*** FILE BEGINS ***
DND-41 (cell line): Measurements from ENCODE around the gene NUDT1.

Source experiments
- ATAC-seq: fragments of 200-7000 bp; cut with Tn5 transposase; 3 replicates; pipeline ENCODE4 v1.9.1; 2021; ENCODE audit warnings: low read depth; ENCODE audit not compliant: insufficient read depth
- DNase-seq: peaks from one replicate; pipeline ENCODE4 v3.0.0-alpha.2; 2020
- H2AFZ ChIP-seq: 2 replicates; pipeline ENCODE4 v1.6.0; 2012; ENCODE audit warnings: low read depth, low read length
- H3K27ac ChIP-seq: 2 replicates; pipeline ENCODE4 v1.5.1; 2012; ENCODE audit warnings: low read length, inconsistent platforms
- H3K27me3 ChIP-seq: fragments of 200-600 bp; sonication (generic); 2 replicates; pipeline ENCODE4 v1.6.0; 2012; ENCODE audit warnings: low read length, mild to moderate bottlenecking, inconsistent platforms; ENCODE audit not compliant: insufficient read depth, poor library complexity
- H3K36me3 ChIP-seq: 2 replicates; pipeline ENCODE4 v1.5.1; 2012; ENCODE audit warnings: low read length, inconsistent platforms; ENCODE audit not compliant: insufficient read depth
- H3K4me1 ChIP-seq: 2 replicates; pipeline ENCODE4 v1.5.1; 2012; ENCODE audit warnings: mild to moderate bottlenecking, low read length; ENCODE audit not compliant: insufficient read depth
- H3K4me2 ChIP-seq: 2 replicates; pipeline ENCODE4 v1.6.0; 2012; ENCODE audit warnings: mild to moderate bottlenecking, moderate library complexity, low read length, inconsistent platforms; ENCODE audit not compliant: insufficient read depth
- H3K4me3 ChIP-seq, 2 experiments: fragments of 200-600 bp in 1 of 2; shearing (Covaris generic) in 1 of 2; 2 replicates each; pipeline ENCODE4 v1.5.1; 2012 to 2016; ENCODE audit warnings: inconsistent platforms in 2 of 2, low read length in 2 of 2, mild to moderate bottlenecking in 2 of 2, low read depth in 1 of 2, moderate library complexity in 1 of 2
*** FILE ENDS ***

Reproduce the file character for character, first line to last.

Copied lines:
DND-41 (cell line): Measurements from ENCODE around the gene NUDT1.

Source experiments
- ATAC-seq: fragments of 200-7000 bp; cut with Tn5 transposase; 3 replicates; pipeline ENCODE4 v1.9.1; 2021; ENCODE audit warnings: low read depth; ENCODE audit not compliant: insufficient read depth
- DNase-seq: peaks from one replicate; pipeline ENCODE4 v3.0.0-alpha.2; 2020
- H2AFZ ChIP-seq: 2 replicates; pipeline ENCODE4 v1.6.0; 2012; ENCODE audit warnings: low read depth, low read length
- H3K27ac ChIP-seq: 2 replicates; pipeline ENCODE4 v1.5.1; 2012; ENCODE audit warnings: low read length, inconsistent platforms
- H3K27me3 ChIP-seq: fragments of 200-600 bp; sonication (generic); 2 replicates; pipeline ENCODE4 v1.6.0; 2012; ENCODE audit warnings: low read length, mild to moderate bottlenecking, inconsistent platforms; ENCODE audit not compliant: insufficient read depth, poor library complexity
- H3K36me3 ChIP-seq: 2 replicates; pipeline ENCODE4 v1.5.1; 2012; ENCODE audit warnings: low read length, inconsistent platforms; ENCODE audit not compliant: insufficient read depth
- H3K4me1 ChIP-seq: 2 replicates; pipeline ENCODE4 v1.5.1; 2012; ENCODE audit warnings: mild to moderate bottlenecking, low read length; ENCODE audit not compliant: insufficient read depth
- H3K4me2 ChIP-seq: 2 replicates; pipeline ENCODE4 v1.6.0; 2012; ENCODE audit warnings: mild to moderate bottlenecking, moderate library complexity, low read length, inconsistent platforms; ENCODE audit not compliant: insufficient read depth
- H3K4me3 ChIP-seq, 2 experiments: fragments of 200-600 bp in 1 of 2; shearing (Covaris generic) in 1 of 2; 2 replicates each; pipeline ENCODE4 v1.5.1; 2012 to 2016; ENCODE audit warnings: inconsistent platforms in 2 of 2, low read length in 2 of 2, mild to moderate bottlenecking in 2 of 2, low read depth in 1 of 2, moderate library complexity in 1 of 2